Hope Star from Hope, Arkansas on September 7, 1938 · Page 3
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Hope Star from Hope, Arkansas · Page 3

Hope, Arkansas
Issue Date:
Wednesday, September 7, 1938
Page 3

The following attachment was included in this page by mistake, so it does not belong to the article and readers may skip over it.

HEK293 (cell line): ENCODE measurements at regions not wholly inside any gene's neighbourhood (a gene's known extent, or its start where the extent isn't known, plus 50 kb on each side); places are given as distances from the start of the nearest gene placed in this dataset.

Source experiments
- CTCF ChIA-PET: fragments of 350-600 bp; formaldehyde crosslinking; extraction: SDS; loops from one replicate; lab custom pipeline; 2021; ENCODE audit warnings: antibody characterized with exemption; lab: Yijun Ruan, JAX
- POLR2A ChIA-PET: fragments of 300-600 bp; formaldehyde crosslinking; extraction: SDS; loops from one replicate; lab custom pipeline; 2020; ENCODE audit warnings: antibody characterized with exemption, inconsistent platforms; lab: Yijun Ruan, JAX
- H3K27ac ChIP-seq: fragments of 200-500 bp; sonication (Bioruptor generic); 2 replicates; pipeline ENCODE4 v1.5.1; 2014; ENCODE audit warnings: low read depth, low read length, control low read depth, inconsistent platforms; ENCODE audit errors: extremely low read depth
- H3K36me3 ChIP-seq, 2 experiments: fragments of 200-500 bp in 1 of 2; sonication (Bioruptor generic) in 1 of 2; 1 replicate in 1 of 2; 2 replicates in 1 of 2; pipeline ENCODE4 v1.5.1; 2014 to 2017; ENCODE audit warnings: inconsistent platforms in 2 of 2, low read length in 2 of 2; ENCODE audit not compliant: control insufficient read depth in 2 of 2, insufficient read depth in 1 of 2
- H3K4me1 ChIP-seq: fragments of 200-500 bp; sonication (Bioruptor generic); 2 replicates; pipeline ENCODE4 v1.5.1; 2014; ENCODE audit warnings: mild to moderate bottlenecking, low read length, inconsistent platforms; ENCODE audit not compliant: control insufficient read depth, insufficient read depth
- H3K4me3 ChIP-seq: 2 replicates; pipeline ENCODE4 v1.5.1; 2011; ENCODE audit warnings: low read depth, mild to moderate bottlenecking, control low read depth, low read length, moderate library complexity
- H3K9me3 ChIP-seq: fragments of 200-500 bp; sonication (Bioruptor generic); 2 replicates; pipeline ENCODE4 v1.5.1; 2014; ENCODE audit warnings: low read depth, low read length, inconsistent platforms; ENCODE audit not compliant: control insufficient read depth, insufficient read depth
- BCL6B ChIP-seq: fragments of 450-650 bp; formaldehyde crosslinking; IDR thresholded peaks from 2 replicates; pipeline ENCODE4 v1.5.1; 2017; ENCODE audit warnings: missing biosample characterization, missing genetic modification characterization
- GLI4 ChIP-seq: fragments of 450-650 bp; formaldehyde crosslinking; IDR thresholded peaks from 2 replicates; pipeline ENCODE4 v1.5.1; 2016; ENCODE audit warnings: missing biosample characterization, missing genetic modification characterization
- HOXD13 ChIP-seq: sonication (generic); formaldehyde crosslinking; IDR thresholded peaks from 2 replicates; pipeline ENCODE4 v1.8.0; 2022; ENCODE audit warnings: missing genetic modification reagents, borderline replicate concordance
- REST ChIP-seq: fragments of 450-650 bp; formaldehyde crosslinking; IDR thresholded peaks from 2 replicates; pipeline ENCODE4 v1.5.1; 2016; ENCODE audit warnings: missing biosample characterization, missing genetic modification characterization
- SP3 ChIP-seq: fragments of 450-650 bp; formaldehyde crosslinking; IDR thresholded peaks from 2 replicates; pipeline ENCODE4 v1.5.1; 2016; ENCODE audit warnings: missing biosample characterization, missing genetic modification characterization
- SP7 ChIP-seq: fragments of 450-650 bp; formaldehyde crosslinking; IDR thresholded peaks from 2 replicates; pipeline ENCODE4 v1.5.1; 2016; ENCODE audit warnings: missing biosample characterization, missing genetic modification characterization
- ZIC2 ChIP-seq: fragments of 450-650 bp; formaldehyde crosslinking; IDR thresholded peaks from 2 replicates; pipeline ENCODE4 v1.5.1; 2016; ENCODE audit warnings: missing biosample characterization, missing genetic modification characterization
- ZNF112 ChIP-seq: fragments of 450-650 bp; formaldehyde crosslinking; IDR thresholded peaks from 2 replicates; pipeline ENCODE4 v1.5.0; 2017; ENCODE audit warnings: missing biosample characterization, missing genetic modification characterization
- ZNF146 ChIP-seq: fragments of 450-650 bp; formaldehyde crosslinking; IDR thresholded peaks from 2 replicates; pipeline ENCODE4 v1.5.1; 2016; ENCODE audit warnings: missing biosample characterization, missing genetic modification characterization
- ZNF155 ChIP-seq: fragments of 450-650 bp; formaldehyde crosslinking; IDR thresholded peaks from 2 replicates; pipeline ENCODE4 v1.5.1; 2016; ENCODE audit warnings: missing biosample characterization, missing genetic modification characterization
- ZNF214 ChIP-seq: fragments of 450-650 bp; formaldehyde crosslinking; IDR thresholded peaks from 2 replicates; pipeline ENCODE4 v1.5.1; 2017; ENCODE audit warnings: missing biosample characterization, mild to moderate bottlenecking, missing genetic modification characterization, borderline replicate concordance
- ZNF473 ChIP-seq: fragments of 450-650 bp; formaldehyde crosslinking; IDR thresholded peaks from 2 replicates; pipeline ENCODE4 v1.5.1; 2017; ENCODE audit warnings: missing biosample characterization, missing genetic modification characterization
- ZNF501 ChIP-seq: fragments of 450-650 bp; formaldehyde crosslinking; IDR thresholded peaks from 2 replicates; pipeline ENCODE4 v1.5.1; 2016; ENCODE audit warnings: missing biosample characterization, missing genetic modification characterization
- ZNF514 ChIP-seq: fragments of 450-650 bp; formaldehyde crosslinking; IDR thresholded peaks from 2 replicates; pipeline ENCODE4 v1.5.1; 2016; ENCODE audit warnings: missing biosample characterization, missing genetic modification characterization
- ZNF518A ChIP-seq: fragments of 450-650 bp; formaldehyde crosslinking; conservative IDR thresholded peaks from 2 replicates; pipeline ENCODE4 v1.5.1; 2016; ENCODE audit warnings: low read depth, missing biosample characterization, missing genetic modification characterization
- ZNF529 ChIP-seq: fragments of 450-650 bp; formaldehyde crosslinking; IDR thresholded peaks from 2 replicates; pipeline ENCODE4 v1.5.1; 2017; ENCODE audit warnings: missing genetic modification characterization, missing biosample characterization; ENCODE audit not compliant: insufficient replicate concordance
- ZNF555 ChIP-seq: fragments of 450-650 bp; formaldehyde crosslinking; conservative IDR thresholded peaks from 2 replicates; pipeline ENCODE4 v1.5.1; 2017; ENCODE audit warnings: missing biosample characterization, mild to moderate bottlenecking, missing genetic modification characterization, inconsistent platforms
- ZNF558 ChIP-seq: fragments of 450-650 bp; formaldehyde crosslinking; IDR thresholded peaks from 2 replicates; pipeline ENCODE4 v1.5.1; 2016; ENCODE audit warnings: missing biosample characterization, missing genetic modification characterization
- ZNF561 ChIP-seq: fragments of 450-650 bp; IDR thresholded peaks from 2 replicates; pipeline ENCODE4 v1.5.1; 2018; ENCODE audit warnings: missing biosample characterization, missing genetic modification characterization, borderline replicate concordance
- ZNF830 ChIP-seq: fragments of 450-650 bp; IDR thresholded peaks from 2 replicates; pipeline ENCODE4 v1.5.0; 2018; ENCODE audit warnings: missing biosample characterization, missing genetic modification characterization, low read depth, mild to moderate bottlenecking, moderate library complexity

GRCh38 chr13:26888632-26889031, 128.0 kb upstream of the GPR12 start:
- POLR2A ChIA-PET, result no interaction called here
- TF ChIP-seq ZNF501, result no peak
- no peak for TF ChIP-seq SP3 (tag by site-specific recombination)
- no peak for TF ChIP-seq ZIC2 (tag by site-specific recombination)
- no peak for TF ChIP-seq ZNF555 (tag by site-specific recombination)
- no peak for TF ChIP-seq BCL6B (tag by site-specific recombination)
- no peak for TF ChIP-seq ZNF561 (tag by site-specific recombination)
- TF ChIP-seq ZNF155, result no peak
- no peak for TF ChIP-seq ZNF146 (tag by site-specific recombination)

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What's a poem? Just n sigh, Or a white cloud drifting by, OJr n bit of heavenly blue, Or lovely star that sings to you. Not dull enrlh—a thing apart A poem Is—leaven in the heart. —Selected. After a summer's vacation the Cemetery Associnlion will hold its first meeting nt four o'clock Friday afternoon at the First Methodist church. Mrs. Fnnny Gofrelt president urges a full attendance. esses. Mrs. Edwin Stewart gavi a Very helpful devotional after which, a most Interes'tlng program on Mexico was presented. The regular routine of business was dispatched, and during the social hour, the hostess served delicious refreshments to 13 members and three visitors. Mr. and Mrs. Rucl Butler, who have been guests of Mr. and Mrs. J. T. Butler Jr., for the past Week have returned to their home in Luxora, Ark. Paul Waddle loft Monday for Magnolia whore he will resume his studies in Magnolia A. & M. Among the Hope friends attending the funeral service for Mr. Claude Mdnn, held from the family residence in Malvern on Tuesday morning were Rev. and Mrs. Fred R. Harrison, Mrs. M. . Barlow, Mrs. Marie Gcnn, Mr. and Mrs. Burn us Payne, Mr. mid Mrs. Jim Wnllls, Mr. mill Mrs. Billy I3ob Herndon, ixs Coriu'Iui Lee, John D. Barlow, Wayne Fletcher and Edwtird T. | Wayte. -O- Girl Scouts, Troup No. 1 nro requested to" meet nt the First Baptist church at 4:30 Thursday lifter-noon, prepared for H swimming parly. Miss Jaquolino Blnnchiird of Delight is the guest of Mr. ami Mrs. C. C. Luwis. Mrs. Ava Pm-kins Webb and son Hal of Little Hock were Monday night guests of Misses Mario and Nannie Purkins. —O— Circle No. 1 of tho W. M. S., First Methodist church held its September meeting at tho home of Mrs. F. S. Morton with Mrs. Webb Lasctcr Jr., and Mrs. Edwin Stewart us associate host- Miss Elizabeth Green who has spent tho summer's vacation with her parents, and Mrs. Geo. M. Green and other home folks will leave Thursday morning for Euroda, Ark., Where she will resume her duties on the Public school faculty. Mr. and Mrs. Arlcss J. Butler have returned to their home in Big Springs, Texas, after a Visit with relatives and Aricnds. Hope Council Asks (Continued from Page One) The carnival electric plant is tractor- operated. Orders nlso were given to shut down the carnival at 11 o'clock every night except Saturday, when permission was given to operate until midnighl. Following complaints by South Walnut street residents of intense dust due to truck traffic, South Walnut street was ordered closed between 9th and IGth streets temporarily for repairs. On petition of Mr. Washburn, appearing for the Arkansas Centennial Commission, the council voted to give $100 toward construction and operation of the Arkansas slate exhibit at the 1939 New York World's Fair. Mr. Wnsh- buni has been obtaining pledges from the local industries and larger business houses to underwrite Hbmpstcad county's quota of $125,000 contribution required for the state as a whole. He asked for the city's contribution not as a matter of tax money, but as a donation from the municipal water & light plant, since private utilities and industries elsewhere are contributing to the state exhibit. ENDS WED. VICTOR McLAGLEN —in— 'WE'RE GOING TO BE RICH" IT STARTS THURSDAY HOWARD H U G H E S' AMAZING AIR SKNSATION "HELL'S ANGELS" with JEAN 11AKLOW BKN I.YON JAMES HALL THUR.-FRI. SHTcAVt But Critics Say (Continued from Pago One) Unemployment would decrease, because nobody over 50 would want a job, leaving an increased number of jobs (due to better business) open to those under 50. Note the difference from the Townsend Plan, which was to be financed by u 2 per cent tax on every business transaction. The "Ham and Eggers" say their proposed tax would be far less, for they presume that each "warrant dollar" would pass through many transactions in a weed's time before an additional 2 per cent tax would be due. The "Ham and' Egg" -tag attached il-self to the movement when it issued n descriptive booklet with a luscious- looking plate of this delicacy on the cover, with the alluring legend, "Ham and Eggs for Californians." Such is tlie theory. The objectives nre laudable. All opposition has centered around "will it work?" Opponents reply with a united and horrified cry of "No! And it would ruin the state while it failed!" They argue like this: First, it is a delusion, because it plainly violates the provision in the U. S. Constitution forbidding states to coin money. Proponents say it doesn't. Only the courts could decide. Second, the issuance of so tremendous a volume of "money" would throw the price structure out of gear, mid immediately prices would skyrocket. The people receiving the scrip (and everybody else, of course) would soon be paying such pi-ices for ham and eggs that $30 wouldn't buy a plateful. Proponents admit prices .would rise. But they say: let them rise, for the bill provides that the state would then just issue enough more scrip so that pensioners could still buy their hum and eggs. What the other people who are paid in real money would do, is another question. Third, the act provides that California would have to take scrip in tax payments. Soon, it is argued, it would have nothing but scrip, and its credit would go bust. California products made under this artificially-high scale of wages and prices could not be sold in any other state, this point of view contends. Voters Will Decide Plan's Fate Administration would be in charge of a State Retirement Life Payments Administrator, who must, according to the proposed amendment, be eithei Roy G. Owens, economist of the movement, Will Kindig a former LOS Angeles city councilun or J. C, Elliott, now a minor state official. All you would have to do to qualify for the pension is to apply, and swear: 1. That you are 50 years or more old. 2. That you are a registered voter. 3. That you are not employed, and do not employ others. 4. That you lived in the state a year before the act. (People who move in afterward must wait five years to become eligible.) The act takes the word of all applicants on all these matters. There is no provision for investigation of applicants. The whole thing hangs on whether you believe the public would accept this kind of "money," or whether every merchant who took it would simply give the purchaser as mucli for his warrants us the merchant figured they were worth at the time. Discounting and speculating in warrants would soon wreck their value, this argument runs. No one, of course, can say for sure how the Ham and Eggs plan would work until it is tried. But if the huge majority which supported Downey at the primary remains loyal on November 8 to the proposed law he supports, the answer would come soon after that. NEXT: A campaign exceeding- iji bitterness that of 1934 seems likely to sweep California us other antagonisms deepen the split between Hum and Eggers ahd rintl- HIUU and Eggcrs. On a bright day the surace temperature of an asphalt road may be 150 degrees Fahrenheit or more. 1 Pretty but serious 12-year-old Sue Nye, above, stepped forward-at a meeting of amateur magaclans in Chattanooga, Teiui., and offered' to do a hynottsm net. A 7th "grader and daughter ol a Chattanooga used'car dealer, she never had performed in public before, Here the camera' has recorded her penetrating gaze mid the strange way she holds her hands as slit begins an hypnosis. 2 Because Taylor Gibson had been hypnotized before, Sue chose him as an easy subject..-Ignoring Spectators and cameramen. She started the •attempt at hypnosis by removhij Gibson's tie'end'openlng his collar, as seen'above. Then, as shown in the lower photo, she held up a coin and commanded Gibson to keep his eyes oh it. "When your eyelids get heavy, close them," she droned. "When I count three,- you will be sound asleep." 3 After one mJniite, Gibson's body seemed to become rigid. Sue coiu- maiulcd him to full backward—mid he fell. The girl's father caught the unconscious subject, us pictured above. Later, with the aid of three other ir.cn, Gibson was stretched out on a rug where a physician examined him. The doctor, a student of Sjgimind Freud's psychological theories, pronounced Gibson to be in a oomplcte "catatonic" state. His heart qnd'breath- ing- were reported to be slower. 4 Sue Nye then proceeded to duplicate the old side-show stunt with the hypnotized subject. As seen in the photo at top, she had him placed on two supports standing at considerable distance apart. The subject remained perfectly rigid. Finally, the girl took him out of his apparent trance. The re-awakened subject is seen in the bottom photo looking rather weary. His flrst request was for a cigarette. Sue reported her eyes hurt a, little. A writer who has just had a book banned in Germany charges the authorities never read it. Maybe it wasn't what he said so much as the tome he said it in. If tho militarization trend in the world keeps up at this pace much longer, the common door-to-door line in the future will be: "I'm working my way through War College selling conscriptions." Let's hope the leadership squabble in the auto workers' union clears up by Labor Day. That section of the parade would certainly look funny, with half a dozen drum majors and no marchers. It would appear from the numeroxis military displays accorded recent vis- <X^^%^<>^^'-<>^^>»^*-**N^^ r X/>«-*^w^>Mr^-^Nx* y > |>> rf FOR THE PRICE OF ONMI TUESDAY, WEDNESDAY, THURSDAY, FRIDAY ) SRPTF.MRKR K. 7. R. fllh I SEPTEMBER C, 7, 8, 9th LAST DAY—WED. This coupon when accompanied by one paid 20c ticket will admit one adult FREE. NEW THEATER GEORGE O'BRIEN—in DANIEL BOONE —and— BOBBY BREEN -in HAWAII CALLS THURS-FRI. Bruce Cabot, Bcvcrlcy Roberts Tonuny Ryan ill—"TENTH AVENUE KID" We, the Women By Ruth Millett Reason Now Rules Where Romance Was the King Once Getting married always lias been a serious business. But the generation marrying now is the first one that has been let in on the fact—before hand. Forward-thinking high schools and colleges are making certain that their graduates know from the start how serious a step they are taking when they say "I Do" and just about what troubles and complications to expect. If school doesn't get them told, chances are a church or marriage clinic will. Then when they get out and decide on a Imate, the state—if it has passed a blood test law as a prerequisite to marriage—holds them up for a long enough period of time to give them ample opportunity to remember that they are stepping into a serious affair. Divorce statistics in the next ten years ma yprove that all the education end all the precautions are a wonderful thing. And another generation may produce a new high in martial hap- itors to Germany that the big thing over there these days is pomp-priming. A doctor discloses that women's feet are constantly getting bigger. On the other hand, "doll-hats" are coming into style. piness. But ther? is bound to be many a romantic young person, sitting through courses on marriage, and going through all tlie state's requirements who looks back longingly on tlie day when young people entered marriage without so much depressing knowledge of the difficulties involved. The more romantic of tlie young ones are bound to think it was a fine thing when a young man and woman married with the conviction that nothing could happen to their marriage— that no difficulties could ever arise—and that marriage was an adventure on strange and wonderful seas, not a charted course. Some of the marriage-educated young folks are sure to believe that a little ignorance was a privilege. And that the young people of another day had an enviable complacency, that the marriage-educated can never know. But no matter how romantic the past may look, from now on young people will have to be content to have the R that once stood for Romance—stand for Reason. And reason tells us they will benefit from the change. Tokio *•' ; isftfhg ; r'fi Mr; ahd "Mrs, Karl White and Son 'ommy of El Dorado "were Sunday guests of Mr. and Mrs. Eugene Stephns. ' • • •Mrs. N, F.,Duley of Idabell,' Okla., is he guest of Mr. and Mrs. W. E. Loe. Mr. and Mrs. Harmon Griffith spent he week end'in Foreman visiting Mr. nd' Mrs. Wesley Smith and family. Mrs. Lou Bailey o£ Houston, Texas, s visiting relatives in Blevins this week. Mrs. Calvin Honea and sons, Reeford and Wayman, and Mrs. Vincent Ashcraft left Sunday for their homes in Arizona, 'Mrs. R. W. Bonds, Walt ahd Dale 3ohds J arrived home Saturday frdrh three week's visit with relatives in Arilona. Mr.'and Mrs. . Clifton Harris are at home after a honeymoon in the Ozarks. Miss Geraldine Thomas, daughter di Mrs. Jess Thomas and Bill Danders both of Blevins were married Sunday, September 5. . Mr. and Mrs. Tholbert Smith and family moved to Vernon, Texas, Wednesday. Russell Hendrix and daughter, Holly June of Beaumont, Texas, and Mrs Lucy Dunlap of Springfield, 111., were Wednesday and Thursday guests o their sister Mrs. P. H. Stephens am family. Mrs. Jack Grey and son David, o_ Malvery, are guests of Mr. and ..-Mrs Lige Stephens this week. ' Miss Ora Gorham of Arkdelphia was wgek-ehd guest of her parents, Mr. and Mrs. Wright Gorham. Mr. and Mrs. Harold Huskey of Overton, Texas, were visiting relatives in and near Blevins this weekend. Mrs. Walter E. NaDean and Mr. and Mrs. Jadie B. McDougald left for their home in Washington, D. C. Thursday ajfter a two weeks visit with Mr. and Mrs. W. L. McDougald. Mrs. J. M. Garner and Miss Alice Garner are spending this week in Ehreveport visiting relatives. _ Mrs. Carrie .Bonds is home after spending several weeks in Shreveport with relatives. Mrs. T, H. Vamado o! in McGaskill Ttie&lay, - .. Mrs, Julia Smith Cdfliii¥$* ,LUtte Rock spent the Vedfe.fchfrS&B^ relatives. Mr. and Mr?. EArl rado, yisitod her parents Mr.^Hid Mifc, G. W/Hood the p&st f8eK*«li<J,. Mr.''and Mrs. rferWtanjRnlSaii find' daughter Charlotte, MrVSnd'Wri.'B'lH i Harper and children and Mr^md Mrs. 1 Alex McDougald and^on fy&gvlaltofc* in Broken Bow, Okla.; list Sunday. Miss Willa Mae Reds*! vjstfisi friend* in Nathan the past vfdck, Mr. and Mrs, H. B. Ele^'tfS* Little Rock yisitors Monday.,. Misd ; Myrtle Mbses of Berifon is Visiting relatives here this V8fek. Mr. and Mrs. Collie HafhiMn 6f El Dorado are visiting relatives'Here this week. , Mrs..Graydon Anthony ana.aatlgjiter Bohhie Marie returned Kbthc^ftom El Dorado where they hdVe'"b«fi visitkng relatives. , Mr. and Mrs. Gibb fioss and baby .of Murfreesboro' spent Siinday with Mr; and Mrs. W. It. Reese. •Mrs,; J. O. Harris visited fler mother Mrs. 'Claude Hintort of Mfenfend >l*st Saturday. ^ ' " Operation and Cnud .. , ( Came Close together TAYLORVILLErm.-(#}^I$cal Doctors expressed amazemdnt''wn > eniM:rs. Joseph Strickland gave^ birth rto» a daughter three days after f sn appendectomy. They said caSesJpJE normal birth so soon after an '6peration are extremely rare. Mother and babe wei'e reputed "doing well." ^^ ^^ i «-OJL( Late summer, when the-cSver crop is seeded, is the,best "tune' ? to apply lime on land that needs' ft for growinc vegetables. Water Makes New Sack Stronger— Not Weaker TOKIO, Japan.— (JP) —After four years of research, Dr. JunJi Torii, a chemist, is said to have perfected a new type of heavy paper for use in sacks which resists water and sand better than hemp or leather. It is reported the Japanese army may use the invention to replace jute in the making of sandbags. Jute is imported from India and restricted by trade control. The new paper tends to increase, in strength when left in water for prolonged periods. Inexpensive coats labeled "llama" or camel's hair" vmay. contain only a small quanity of these hairs or ^ave a few on the surface. iting Mass Irene Warren. Mrs. Lou (Bug) Stuart of Roy is very low it this writing. Eli Woods has gone to Texas to pick cotton. Fox huting is great sport in this part of Hempstead county and fox are quite plentiful. \ Mr. and Mrs. Martin Gooton of Camden visited Mr. and Mrs. L .Wright Sunday. Mr. and Mrs. Alfred Blevins of Cooper, Texas are here attending the bedside of Mrs. Blevins' mother Mrs. Lou Stuart, who is very low at this writing. Mrs. Jeff Hutson visited relatives at Murfreesboro last week. Otis H. McLarty was a business visitor to Murfreesboro Wednesday. Used Typewriters WoodAock, Royal and Underwood BARGAIN PRICES Harry W. Shiver Plumbing—Electrical Phone City Meat Market FOR CHOICE Ki i NATIVE": Free Delivery. The American tourist business approximates $3,000,000,000 annualy. Mr. and Mrs. Lee Stewart were shopping in Nashville Saturday. Mrs. William Robins and little son of Hope are visiting relatives here. Mr. and Mrs. Lloyd Whitmarch and son Thomas of Prescott visited relatives here Saturday night and Sunday. Born—To Mr. and Mrs. Dock Stanton on August 29 twin daughters. They named them Mattie Faye and Martha Raye. Mother and babies are doing nicely. ' Mr. and Mrs. Clyde Cooley and children of Corinth attended the revival at Sweet Home camp ground Sunday. Mr. and Mrs. G. F. Tommy of Nashville visited Mr. and Mrs. A. M. McLarty Thursday. Mrs. H. R. Holt has had her home recovered which makes it look very nice. C. F. Brown and C. T. Spanhanks are on a business trip to Texas. Miss Emily Theobolt of Dierks is vis- NEW FALL SHOES By TWEEDIE LET'S TRY THEM ON LADIES Specialty Shop Back to Schodl Misses Buster Brown, Blue Suede Gore Pump. Sizes 12% to 3 Misses Buster Brown 'Health. Shoes. Tan Ivory'Blucher Oxford, cushion Jieel. Sizes 12%"t<> 3. $3.45 Boy's Brownbilt Wing Tip in Black or Brown. Sizes 2V6 to G. $2.95 Boys Brownbilt Natural Retan Blucher Oxford, crepe sole and, heel. Sizes 3 to 6. S3.4 5 MITT'S ^-* Shoe Store n rj I ;| 1 >i| MEW Under-arm~Cr9om Deodorant Safely , -•,• STOPS PERSPIRATION 1. Does not rot dresses- does not irritate skin 2. No waiting to dry— can be used right after shaving. 3. Stops perspiration';; for 1 to 3 days. 4. White, greaseless vanishing cream. 5. Arrld has been awarded ft* T**t«d and Approved Seal'oFth«'American Institute of Laundering-for b«ina HARMLESS TO""" ARRID H •-'•I